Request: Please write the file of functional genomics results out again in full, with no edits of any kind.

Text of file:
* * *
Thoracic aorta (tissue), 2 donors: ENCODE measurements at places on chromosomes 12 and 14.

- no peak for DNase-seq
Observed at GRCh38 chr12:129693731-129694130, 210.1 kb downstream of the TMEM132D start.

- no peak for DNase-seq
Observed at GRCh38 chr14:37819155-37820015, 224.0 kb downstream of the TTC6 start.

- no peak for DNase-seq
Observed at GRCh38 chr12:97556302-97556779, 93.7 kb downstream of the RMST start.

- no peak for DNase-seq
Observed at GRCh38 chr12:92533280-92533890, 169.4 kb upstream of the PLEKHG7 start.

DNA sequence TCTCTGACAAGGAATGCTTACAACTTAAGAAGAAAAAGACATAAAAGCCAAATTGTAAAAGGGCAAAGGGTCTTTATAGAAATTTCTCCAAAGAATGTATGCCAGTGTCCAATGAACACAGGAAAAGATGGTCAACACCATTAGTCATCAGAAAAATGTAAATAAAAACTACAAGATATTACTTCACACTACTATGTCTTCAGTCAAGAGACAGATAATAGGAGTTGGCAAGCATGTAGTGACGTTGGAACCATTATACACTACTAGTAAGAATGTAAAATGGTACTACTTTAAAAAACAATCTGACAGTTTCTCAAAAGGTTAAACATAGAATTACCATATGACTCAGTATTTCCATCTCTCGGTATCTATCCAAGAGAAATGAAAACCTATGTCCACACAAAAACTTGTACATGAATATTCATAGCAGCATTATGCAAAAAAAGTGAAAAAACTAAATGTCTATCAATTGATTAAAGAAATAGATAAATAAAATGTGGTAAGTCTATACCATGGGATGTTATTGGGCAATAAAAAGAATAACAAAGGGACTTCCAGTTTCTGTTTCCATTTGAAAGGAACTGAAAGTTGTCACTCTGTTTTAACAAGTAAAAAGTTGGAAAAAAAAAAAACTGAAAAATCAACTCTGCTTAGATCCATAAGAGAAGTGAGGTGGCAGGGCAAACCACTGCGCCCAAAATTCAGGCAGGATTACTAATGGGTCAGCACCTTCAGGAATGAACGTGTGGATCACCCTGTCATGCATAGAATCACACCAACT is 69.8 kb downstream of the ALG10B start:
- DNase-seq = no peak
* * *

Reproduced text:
Thoracic aorta (tissue), 2 donors: ENCODE measurements at places on chromosomes 12 and 14.

- no peak for DNase-seq
Observed at GRCh38 chr12:129693731-129694130, 210.1 kb downstream of the TMEM132D start.

- no peak for DNase-seq
Observed at GRCh38 chr14:37819155-37820015, 224.0 kb downstream of the TTC6 start.

- no peak for DNase-seq
Observed at GRCh38 chr12:97556302-97556779, 93.7 kb downstream of the RMST start.

- no peak for DNase-seq
Observed at GRCh38 chr12:92533280-92533890, 169.4 kb upstream of the PLEKHG7 start.

DNA sequence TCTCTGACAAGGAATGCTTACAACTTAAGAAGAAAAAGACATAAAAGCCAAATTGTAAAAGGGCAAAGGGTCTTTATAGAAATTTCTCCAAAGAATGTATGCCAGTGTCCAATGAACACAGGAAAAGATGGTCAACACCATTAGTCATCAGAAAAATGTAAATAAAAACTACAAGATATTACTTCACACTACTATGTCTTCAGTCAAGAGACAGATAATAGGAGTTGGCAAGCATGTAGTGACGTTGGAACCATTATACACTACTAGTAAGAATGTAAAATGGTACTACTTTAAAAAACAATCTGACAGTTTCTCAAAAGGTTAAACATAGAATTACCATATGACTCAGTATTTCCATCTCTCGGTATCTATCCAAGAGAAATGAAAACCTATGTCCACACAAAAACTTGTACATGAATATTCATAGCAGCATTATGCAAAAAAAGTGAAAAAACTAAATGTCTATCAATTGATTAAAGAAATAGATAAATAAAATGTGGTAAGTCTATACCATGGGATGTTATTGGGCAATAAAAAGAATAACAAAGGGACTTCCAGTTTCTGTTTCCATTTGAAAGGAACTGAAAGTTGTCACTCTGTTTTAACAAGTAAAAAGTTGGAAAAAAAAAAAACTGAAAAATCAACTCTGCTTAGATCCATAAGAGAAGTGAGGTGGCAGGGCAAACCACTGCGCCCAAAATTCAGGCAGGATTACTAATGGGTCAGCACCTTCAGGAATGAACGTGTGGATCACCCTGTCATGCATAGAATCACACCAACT is 69.8 kb downstream of the ALG10B start:
- DNase-seq = no peak